The hard work of inclusion occurs through building new daily habits, and any learning program needs to kickstart and reinforce this positive habit-forming process. It is one thing to learn about “micro-inequities,” for example, but another to start practicing “micro-affirmations.” Awareness of common biases is useful, but such knowledge must be applied to areas such as helping teams tap all members’ talents, avoid “groupthink,” and create a wider “in-group” that contributes to effective business decisions. It is important for each person to know, “Where am I in my learning journey, and what next steps am I willing to take?” (Our Inclusive Behaviors Inventory is a great place to start, for example).

Examples of concrete next steps could be reaching out to support a new employee, running more inclusive meetings, coaching a subordinate from a different background, or expanding one’s circle of go-to people to make better-informed judgments. Building such habits may involve a learning event or training program, but this needs to be part of a larger learning journey that incorporates regular opportunities for ongoing skill-building.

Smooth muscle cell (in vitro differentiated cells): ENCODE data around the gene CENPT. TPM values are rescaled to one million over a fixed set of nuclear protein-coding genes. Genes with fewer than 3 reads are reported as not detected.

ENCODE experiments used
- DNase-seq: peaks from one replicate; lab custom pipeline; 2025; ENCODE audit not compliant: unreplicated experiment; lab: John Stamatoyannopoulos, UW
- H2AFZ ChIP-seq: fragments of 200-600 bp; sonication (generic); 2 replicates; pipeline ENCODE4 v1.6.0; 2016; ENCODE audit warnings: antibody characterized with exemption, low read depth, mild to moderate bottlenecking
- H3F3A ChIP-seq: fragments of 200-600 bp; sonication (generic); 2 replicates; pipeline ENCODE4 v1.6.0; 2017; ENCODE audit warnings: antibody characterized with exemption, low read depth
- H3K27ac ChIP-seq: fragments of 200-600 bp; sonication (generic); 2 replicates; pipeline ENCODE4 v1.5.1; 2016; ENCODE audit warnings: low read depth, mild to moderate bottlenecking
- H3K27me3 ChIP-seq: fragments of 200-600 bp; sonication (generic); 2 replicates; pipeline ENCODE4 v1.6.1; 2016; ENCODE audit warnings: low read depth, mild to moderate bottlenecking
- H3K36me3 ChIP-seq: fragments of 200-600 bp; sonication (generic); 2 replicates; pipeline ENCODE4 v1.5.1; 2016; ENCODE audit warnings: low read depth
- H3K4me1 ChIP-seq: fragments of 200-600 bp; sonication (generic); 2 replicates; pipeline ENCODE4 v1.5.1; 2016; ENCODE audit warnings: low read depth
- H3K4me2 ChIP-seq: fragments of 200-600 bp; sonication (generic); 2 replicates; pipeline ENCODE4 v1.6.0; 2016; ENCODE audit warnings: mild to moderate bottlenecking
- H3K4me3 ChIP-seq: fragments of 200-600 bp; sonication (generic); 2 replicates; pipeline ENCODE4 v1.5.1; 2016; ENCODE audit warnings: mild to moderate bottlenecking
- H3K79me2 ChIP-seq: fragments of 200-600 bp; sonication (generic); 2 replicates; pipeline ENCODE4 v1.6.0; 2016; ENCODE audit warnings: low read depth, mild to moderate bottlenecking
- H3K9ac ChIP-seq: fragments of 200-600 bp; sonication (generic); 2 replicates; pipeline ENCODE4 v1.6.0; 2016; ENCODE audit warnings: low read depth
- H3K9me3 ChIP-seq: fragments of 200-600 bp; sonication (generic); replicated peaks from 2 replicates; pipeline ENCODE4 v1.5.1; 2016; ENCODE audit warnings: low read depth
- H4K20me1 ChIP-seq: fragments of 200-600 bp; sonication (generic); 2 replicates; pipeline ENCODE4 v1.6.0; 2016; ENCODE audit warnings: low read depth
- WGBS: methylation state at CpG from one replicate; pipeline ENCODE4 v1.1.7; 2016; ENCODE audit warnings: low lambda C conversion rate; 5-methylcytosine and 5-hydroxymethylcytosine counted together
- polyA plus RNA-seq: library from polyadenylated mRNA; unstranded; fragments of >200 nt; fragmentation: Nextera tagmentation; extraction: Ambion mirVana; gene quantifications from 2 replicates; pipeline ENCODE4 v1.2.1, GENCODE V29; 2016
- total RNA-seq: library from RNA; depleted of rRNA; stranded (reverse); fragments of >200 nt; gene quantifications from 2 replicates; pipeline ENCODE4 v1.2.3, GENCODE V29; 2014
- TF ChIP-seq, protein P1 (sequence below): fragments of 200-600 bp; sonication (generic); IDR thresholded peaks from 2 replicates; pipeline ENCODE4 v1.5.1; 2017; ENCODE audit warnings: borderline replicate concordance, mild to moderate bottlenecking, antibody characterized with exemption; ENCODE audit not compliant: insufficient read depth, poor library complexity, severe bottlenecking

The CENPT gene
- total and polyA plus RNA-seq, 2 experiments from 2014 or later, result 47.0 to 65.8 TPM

The Crucible Experience

Beyond training methods, there is another way for prospective leaders to learn first-hand the pain of exclusion and the value of inclusivity. Many cultural myths and heroes have a similar underlying theme: great leaders gain wisdom and courage by embarking on journeys, encountering obstacles, and facing down threats. Think of Moses, living through a lengthy exile in Egypt before leading his people back to the Promised Land (or, for those who prefer a pop culture reference, the Star Wars tale of Luke Skywalker).

Today’s leaders do not have to slay a dragon, trek through the desert, or even face down Darth Vader. However, they can often be transformed by a journey outside their traditional “comfort zone” and gain exposure to differences through so-called “crucible” experiences. These experiences bring leaders through intense and different experiences to spark new, creative approaches to their work. A development approach that gets people outside of their comfort zone through these experiences can secure long-lasting success.